The Padres have announced that broadcaster and former player and manager Jerry Coleman has passed away at the age of 89. Coleman spent nine seasons from 1949-1957 in the Majors as a player, all with the Yankees. He earned a spot on the 1950 All-Star team and helped the Yankees sweep the Phillies 4-0 in the World Series the same year. Coleman had a brief stint as a manager, taking over the Padres in 1980, leading them to a 73-89 record.
In 1960, Coleman began his broadcasting career, taking a job with CBS television. Starting in 1963 and lasting for seven years, Coleman called Yankees games for WCBS radio and WPIX television. He called Angels games in 1970-71, then became the Padres’ lead radio announcer — a position he had held ever since. Coleman was honored for his work in 2005 as a recipient of the Ford C. Frick Award from the National Baseball Hall of Fame. He was inducted into the National Radio Hall of Fame in 2007.
We extend our sincere condolences to the Coleman family.
Update (6:48 PM EST): Topkin reports the contract will be of the major league variety.
Marc Topkin of the Tampa Bay Times reports that the Rays and free agent reliever Shawn Tolleson are close to finalizing a contract.
Tolleson, who turns 29 years old on Thursday, had an ugly 2016 season, finishing with a 7.68 ERA and a 29/10 K/BB ratio in 36 1/3 innings. He was one of the Rangers’ best relievers in the two seasons prior to that, however, which included saving 35 games in 2015.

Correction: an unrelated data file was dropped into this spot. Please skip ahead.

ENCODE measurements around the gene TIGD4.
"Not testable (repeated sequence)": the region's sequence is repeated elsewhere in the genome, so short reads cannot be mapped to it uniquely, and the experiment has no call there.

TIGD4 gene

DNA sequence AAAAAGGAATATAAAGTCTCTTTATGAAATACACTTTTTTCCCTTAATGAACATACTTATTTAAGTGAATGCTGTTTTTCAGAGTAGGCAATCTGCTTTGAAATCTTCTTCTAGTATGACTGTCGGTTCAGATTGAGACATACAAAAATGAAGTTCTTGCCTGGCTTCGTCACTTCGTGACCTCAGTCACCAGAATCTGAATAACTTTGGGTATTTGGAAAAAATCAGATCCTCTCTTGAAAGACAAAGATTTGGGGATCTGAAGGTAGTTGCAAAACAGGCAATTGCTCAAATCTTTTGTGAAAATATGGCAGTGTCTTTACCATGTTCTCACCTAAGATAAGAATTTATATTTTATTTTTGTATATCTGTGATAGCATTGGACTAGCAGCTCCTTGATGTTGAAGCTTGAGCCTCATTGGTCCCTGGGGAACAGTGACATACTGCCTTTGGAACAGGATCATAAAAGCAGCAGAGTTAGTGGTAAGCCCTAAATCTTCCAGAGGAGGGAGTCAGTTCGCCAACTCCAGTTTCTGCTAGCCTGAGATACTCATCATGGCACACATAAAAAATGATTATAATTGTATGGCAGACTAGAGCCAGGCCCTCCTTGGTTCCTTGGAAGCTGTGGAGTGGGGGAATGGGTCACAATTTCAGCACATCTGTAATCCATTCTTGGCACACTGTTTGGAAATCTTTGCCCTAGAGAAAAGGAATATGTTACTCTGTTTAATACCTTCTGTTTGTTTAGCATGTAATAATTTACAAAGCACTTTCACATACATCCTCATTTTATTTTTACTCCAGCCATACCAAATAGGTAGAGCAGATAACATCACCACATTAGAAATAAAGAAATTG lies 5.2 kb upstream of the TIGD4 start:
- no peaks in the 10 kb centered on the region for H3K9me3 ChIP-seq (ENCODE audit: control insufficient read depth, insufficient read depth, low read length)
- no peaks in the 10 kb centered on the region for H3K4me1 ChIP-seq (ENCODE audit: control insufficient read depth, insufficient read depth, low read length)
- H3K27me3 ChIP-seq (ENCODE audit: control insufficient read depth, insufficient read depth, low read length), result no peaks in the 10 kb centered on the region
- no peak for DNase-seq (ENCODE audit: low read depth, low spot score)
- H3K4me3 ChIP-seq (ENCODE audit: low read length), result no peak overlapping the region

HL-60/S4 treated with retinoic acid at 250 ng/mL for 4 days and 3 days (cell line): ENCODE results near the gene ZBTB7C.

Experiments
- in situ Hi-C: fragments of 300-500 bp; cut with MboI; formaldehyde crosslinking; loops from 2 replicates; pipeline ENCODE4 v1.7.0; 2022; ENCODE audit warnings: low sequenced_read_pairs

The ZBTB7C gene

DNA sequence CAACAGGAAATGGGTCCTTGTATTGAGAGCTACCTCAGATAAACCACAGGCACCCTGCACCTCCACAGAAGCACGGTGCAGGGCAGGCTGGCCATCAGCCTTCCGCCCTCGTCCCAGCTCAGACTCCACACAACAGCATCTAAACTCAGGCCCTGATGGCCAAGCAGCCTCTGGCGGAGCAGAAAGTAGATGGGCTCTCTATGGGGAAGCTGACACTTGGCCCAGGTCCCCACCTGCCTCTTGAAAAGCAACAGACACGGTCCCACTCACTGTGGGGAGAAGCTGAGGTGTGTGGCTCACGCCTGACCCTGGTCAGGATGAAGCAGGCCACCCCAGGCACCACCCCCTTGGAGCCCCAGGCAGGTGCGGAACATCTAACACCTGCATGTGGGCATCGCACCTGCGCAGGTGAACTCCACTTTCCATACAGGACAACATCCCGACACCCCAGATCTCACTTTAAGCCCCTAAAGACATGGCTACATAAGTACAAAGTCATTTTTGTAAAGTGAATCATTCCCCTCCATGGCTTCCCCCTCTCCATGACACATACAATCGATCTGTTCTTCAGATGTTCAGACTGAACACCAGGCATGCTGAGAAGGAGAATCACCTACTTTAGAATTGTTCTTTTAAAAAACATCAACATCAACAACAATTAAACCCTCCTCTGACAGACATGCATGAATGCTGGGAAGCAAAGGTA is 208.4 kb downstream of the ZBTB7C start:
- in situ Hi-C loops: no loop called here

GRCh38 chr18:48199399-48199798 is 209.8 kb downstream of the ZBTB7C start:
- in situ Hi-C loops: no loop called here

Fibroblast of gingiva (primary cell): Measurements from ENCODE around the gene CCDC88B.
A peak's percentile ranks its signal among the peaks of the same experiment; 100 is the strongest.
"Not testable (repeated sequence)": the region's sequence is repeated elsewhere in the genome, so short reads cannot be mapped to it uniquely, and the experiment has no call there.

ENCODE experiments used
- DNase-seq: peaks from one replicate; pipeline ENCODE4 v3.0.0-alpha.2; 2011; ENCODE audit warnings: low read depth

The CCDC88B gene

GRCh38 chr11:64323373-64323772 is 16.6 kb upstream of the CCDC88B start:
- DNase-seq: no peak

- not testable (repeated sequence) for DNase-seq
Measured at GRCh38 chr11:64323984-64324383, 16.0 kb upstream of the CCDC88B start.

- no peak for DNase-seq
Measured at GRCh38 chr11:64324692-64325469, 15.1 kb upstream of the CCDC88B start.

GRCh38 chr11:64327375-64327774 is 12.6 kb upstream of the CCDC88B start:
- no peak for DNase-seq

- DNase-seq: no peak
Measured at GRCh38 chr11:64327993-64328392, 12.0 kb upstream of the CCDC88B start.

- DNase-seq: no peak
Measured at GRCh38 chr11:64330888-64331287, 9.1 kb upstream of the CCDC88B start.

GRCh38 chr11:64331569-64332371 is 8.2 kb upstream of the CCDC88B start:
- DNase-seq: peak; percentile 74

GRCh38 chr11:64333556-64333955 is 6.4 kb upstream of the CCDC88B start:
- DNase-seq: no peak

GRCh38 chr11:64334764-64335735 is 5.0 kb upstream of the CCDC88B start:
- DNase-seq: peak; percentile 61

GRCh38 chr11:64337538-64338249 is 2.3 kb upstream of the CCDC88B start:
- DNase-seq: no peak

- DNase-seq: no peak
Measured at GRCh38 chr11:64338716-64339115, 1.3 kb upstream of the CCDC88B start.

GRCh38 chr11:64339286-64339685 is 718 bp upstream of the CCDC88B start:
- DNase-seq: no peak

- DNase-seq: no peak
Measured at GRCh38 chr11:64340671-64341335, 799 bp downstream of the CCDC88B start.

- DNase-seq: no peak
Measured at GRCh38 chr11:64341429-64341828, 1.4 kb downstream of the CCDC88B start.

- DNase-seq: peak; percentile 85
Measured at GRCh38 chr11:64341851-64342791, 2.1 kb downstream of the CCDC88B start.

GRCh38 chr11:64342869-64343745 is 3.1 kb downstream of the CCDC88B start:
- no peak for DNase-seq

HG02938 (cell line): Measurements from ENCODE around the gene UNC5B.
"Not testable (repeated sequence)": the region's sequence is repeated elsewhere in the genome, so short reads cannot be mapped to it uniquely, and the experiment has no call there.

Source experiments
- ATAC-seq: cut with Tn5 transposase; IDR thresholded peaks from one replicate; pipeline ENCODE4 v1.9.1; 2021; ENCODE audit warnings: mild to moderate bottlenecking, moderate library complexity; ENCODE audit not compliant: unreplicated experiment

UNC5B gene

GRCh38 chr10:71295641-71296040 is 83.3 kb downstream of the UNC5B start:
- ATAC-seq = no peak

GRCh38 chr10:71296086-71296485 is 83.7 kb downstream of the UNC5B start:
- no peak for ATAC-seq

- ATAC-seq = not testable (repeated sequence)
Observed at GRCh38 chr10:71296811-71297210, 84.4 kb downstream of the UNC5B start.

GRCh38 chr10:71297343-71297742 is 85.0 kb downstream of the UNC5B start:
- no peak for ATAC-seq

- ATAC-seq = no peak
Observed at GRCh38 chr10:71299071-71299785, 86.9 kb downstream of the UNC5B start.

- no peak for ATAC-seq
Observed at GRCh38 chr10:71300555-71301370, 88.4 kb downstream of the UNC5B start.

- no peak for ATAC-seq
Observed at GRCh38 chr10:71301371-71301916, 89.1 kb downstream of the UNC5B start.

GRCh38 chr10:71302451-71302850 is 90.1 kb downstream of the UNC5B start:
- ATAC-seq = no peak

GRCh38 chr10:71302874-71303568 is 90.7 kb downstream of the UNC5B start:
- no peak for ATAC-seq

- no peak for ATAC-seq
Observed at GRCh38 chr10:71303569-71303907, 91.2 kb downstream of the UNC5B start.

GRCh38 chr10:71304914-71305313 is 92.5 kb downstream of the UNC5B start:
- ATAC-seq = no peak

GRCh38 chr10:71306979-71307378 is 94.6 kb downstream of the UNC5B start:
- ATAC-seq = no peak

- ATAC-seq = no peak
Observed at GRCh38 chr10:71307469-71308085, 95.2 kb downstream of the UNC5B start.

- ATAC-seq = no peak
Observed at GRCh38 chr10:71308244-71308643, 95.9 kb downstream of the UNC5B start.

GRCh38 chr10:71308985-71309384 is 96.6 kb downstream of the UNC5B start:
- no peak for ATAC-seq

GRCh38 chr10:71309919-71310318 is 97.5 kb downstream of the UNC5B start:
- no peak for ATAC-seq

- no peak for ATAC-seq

The big presidential pardon news today concerns the commutation of Chelsea Manning’s sentence. We’ll leave that aside. For our purposes, know that someone in the world of baseball was pardoned: Willie McCovey.
Yes, Hall of Famer Willie McCovey, who in 1995 pleaded guilty to income tax fraud related to the non-reporting of income received from memorabilia and autograph shows. Duke Snider pleaded guilty alongside McCovey. They were given two years probation and fines of $5,000. Snider died in 2011. McCovey still works with the San Francisco Giants as a senior advisor and goodwill ambassador.
President Obama’s release of McCovey’s pardon was pretty succinct. But it’s enough to scrub the record of one of the greatest sluggers of all time.